Businesses and organizations thrive on their relationships with the public andÂ in serving the community. Public relations specialists are advocates for these organizations, working to promote their clients through avenues such as Internet , broadcast or print media and speaking engagements.
What does a public relations specialist do?
Public relations specialists (also known as PR representatives or media relations agents) are responsible for a variety of tasks toward the common goal of establishing good relationships between an organization and the public sector. Those who have careers in public relations may represent hospitals, businesses, universities, or non-profit organizations. Public relations specialists ensure that their clients are accurately and positively represented in industry relations, government relations and conflict mediation. They keep the public informed about an organization’s policies and objectives and the measures that will be taken for their implementation.
Public relations specialists are in frequent contact with the media. They promote and distribute their organization’s materials through press releases, newspaper and magazine articles, televised reports and radio broadcasts. Those who specialize in public relations also arrange for their clients to interact with the community by preparing visual presentations and speeches for events such as conventions and other public functions.
Public relations specialist jobs involve working from an office, but often include attending meetings and other local engagements. PR specialists have hectic schedules and must be highly organized in order to meet deadlines. People who specialize in public relations frequently work more than a typical 40-hour week. Click here to find out how to become a public relations specialist.
What kind of training does a public relations specialist need?
While there are no specific educational or training requirements necessary for a career in public relations, those who earn a bachelor‘s degree or master’s degree in concentrations such as journalism, communications and advertising have a distinct edge. Public relations firms also look favorably on job candidates who have internship experience or who have contributed to school newspapers or radio programs.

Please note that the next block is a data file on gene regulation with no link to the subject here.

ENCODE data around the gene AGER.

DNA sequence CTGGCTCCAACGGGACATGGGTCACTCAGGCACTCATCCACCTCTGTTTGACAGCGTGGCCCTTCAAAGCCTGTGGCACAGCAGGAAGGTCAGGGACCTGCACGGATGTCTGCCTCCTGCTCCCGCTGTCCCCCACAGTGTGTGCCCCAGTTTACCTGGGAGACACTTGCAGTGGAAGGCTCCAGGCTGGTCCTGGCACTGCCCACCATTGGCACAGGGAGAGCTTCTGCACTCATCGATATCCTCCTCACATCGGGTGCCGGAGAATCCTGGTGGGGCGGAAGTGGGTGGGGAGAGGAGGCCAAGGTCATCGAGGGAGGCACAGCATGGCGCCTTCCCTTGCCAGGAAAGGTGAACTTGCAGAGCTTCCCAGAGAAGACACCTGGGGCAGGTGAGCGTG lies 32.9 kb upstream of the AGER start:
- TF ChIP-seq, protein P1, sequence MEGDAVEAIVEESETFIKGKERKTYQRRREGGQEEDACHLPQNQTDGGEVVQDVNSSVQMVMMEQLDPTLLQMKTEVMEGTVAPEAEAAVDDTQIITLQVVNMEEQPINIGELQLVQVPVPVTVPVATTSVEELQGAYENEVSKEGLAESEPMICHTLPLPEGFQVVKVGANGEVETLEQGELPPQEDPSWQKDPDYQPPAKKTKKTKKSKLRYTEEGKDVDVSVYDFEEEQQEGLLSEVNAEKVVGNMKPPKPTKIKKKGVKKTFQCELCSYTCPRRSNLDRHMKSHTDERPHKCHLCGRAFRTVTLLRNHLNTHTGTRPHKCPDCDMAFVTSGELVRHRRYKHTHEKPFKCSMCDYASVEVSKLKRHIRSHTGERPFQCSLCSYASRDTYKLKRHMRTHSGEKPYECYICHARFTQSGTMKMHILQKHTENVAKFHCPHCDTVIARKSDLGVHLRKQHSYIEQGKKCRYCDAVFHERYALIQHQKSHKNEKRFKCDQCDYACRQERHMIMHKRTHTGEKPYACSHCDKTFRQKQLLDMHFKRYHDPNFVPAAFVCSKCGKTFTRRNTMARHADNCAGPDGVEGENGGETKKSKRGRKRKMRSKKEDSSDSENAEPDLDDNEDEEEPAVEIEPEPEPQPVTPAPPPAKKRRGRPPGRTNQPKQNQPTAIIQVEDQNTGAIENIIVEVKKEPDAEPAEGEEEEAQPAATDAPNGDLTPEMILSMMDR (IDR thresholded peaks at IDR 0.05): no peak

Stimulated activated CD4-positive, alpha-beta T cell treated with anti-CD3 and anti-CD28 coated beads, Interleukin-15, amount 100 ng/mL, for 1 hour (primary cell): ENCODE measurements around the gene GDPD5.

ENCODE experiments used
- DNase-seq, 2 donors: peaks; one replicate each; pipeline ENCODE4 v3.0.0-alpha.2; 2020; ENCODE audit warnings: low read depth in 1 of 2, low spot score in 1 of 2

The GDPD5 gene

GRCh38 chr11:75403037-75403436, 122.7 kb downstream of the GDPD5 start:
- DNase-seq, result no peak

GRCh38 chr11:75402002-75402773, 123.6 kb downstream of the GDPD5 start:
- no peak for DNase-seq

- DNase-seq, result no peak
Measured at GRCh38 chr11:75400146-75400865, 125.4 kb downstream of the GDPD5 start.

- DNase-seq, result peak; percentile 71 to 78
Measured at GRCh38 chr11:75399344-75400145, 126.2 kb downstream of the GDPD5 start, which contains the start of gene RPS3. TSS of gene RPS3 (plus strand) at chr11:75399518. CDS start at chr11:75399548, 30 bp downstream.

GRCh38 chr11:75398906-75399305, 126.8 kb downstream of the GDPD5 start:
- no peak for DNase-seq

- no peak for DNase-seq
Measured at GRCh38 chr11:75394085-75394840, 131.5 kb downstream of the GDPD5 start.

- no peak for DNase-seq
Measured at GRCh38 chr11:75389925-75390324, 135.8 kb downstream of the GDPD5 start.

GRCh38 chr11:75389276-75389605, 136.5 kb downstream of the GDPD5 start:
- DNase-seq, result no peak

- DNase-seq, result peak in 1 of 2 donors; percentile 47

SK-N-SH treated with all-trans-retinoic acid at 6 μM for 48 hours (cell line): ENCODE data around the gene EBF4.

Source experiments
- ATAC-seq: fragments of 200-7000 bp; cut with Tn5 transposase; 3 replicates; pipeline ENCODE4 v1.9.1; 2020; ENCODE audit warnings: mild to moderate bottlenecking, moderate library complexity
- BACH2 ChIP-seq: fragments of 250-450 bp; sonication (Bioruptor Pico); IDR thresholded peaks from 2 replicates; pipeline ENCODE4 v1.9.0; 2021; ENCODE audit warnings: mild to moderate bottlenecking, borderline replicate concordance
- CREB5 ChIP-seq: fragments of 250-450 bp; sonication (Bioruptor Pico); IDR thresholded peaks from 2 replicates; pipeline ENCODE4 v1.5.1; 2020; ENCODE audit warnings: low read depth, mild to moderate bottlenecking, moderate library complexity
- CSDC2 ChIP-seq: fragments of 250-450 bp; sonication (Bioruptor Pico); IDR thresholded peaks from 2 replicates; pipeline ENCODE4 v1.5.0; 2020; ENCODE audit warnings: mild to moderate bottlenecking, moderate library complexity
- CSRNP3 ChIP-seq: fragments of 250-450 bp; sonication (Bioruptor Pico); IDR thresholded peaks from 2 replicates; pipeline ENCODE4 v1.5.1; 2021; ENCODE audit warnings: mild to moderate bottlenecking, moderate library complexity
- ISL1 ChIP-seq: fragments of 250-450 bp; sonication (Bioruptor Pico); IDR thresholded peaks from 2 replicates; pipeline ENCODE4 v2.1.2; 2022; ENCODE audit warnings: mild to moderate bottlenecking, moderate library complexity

A student with a public relations major can focus on careers with non-profit organizations, businesses or the government. The topics in the coursework include public relations principles and techniques, visual communications, organizational development and writing proposals. Some of the courses that benefit degrees in public relations are sociology, political science, creative writing and business administration. Click here for a list of online public relations degree programs.
Public relations specialist training is often on the job, with some public relations firms hiring new people and assigning them general tasks such as answering press calls, writing news releases and organizing company files.
What are the prospects for a career as a public relations specialist?
The prospects for those who are seeking jobs in public relations are expected to increase by 18% from 2006, resulting in 286,000 jobs by 2016. Entry-level public relations careers will be very competitive, with the ideal candidates possessing both a college degree and relevant work experience. (1) Click here for a list of programs to get your public relations degree online.
How much do public relations specialists make?
Entry-level public relations specialists at entry-level positions can expect to earn between $32,000 and $55,000 per year, with the average salary around $43,500. Advancement in this field is lucrative, with annual salaries going well beyond $100,000. (2)
A career in public relations is ideal for people who possess strong communication, problem-solving and creative skills. Specialists in public relations jobs should have an outgoing personality and enthusiasm for the job.
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